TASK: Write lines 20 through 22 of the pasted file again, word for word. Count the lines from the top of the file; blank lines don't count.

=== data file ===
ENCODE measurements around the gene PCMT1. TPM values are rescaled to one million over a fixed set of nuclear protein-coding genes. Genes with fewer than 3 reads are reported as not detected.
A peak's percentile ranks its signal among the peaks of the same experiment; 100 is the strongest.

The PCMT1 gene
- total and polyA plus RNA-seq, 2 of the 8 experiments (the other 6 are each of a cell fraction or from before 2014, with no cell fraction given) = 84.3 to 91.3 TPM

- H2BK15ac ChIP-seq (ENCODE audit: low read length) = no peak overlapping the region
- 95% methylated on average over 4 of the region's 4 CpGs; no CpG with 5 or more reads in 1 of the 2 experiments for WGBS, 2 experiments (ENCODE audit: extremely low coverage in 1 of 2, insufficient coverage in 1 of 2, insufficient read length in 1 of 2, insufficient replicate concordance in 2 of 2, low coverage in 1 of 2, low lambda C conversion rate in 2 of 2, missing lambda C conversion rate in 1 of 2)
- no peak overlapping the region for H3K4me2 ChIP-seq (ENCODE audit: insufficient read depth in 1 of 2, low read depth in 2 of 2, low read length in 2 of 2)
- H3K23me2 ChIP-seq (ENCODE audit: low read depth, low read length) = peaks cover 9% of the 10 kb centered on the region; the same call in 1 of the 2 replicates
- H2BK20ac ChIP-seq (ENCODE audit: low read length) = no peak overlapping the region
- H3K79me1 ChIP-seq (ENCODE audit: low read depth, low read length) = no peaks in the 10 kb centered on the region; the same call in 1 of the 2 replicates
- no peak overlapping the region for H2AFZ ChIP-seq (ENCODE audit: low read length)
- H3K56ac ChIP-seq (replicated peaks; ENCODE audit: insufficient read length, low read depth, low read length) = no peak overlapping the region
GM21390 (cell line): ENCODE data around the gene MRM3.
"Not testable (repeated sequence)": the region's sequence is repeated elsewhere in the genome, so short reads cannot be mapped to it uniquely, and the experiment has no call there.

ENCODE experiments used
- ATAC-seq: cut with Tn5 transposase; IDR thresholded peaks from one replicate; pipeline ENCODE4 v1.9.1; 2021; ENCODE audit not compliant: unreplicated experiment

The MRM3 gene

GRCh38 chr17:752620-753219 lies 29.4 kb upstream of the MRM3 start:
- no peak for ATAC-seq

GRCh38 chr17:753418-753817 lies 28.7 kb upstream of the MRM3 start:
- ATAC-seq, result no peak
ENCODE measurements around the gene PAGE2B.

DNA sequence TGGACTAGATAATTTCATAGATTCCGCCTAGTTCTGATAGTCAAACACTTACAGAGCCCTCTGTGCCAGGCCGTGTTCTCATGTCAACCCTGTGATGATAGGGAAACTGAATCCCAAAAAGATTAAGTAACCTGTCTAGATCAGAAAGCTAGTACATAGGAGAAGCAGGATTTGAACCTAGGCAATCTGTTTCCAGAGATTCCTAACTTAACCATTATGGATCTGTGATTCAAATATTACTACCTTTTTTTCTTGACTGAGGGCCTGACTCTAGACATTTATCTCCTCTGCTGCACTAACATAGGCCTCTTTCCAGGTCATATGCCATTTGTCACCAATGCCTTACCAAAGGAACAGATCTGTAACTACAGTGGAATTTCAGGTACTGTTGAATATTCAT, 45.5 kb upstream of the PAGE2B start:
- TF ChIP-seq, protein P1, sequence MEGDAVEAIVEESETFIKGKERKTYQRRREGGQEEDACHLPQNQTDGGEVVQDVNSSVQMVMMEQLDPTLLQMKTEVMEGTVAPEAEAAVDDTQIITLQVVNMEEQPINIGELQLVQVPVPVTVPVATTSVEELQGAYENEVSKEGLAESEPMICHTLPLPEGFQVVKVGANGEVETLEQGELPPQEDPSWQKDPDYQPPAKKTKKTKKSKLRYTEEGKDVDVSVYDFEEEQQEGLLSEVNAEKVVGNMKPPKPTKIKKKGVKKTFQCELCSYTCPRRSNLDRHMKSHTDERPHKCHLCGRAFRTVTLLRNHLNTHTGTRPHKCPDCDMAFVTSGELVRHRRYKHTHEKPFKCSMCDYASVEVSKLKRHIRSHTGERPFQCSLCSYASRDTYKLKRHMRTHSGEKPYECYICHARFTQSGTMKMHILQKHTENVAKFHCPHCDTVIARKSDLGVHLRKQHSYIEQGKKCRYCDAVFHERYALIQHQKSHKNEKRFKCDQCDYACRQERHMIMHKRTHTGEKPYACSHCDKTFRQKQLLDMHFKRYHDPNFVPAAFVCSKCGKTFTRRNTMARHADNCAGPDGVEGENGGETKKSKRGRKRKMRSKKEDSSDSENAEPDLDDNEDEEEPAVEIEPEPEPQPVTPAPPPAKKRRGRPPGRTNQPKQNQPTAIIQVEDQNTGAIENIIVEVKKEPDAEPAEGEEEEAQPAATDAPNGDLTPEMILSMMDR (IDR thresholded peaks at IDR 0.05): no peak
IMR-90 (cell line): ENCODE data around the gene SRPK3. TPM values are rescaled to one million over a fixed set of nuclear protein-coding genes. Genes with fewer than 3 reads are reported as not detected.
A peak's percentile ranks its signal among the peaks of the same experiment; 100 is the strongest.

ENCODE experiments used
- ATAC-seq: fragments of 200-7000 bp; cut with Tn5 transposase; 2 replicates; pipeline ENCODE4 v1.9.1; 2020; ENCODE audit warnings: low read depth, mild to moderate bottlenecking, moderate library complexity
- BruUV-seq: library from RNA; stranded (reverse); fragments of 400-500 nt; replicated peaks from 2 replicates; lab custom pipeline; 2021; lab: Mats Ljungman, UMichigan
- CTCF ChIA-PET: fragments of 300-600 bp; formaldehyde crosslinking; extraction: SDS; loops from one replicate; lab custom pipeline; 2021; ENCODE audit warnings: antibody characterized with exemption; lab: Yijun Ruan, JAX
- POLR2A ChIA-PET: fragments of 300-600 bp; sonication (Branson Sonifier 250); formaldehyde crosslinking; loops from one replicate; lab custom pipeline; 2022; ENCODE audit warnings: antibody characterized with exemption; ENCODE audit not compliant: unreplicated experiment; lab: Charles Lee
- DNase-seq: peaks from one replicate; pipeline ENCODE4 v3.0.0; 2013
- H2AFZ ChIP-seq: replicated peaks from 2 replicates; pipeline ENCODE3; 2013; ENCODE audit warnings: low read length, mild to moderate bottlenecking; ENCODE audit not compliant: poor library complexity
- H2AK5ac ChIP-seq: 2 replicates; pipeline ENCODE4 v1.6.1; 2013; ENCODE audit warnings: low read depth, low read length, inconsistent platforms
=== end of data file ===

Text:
GRCh38 chr17:753418-753817 lies 28.7 kb upstream of the MRM3 start:
- ATAC-seq, result no peak
ENCODE measurements around the gene PAGE2B.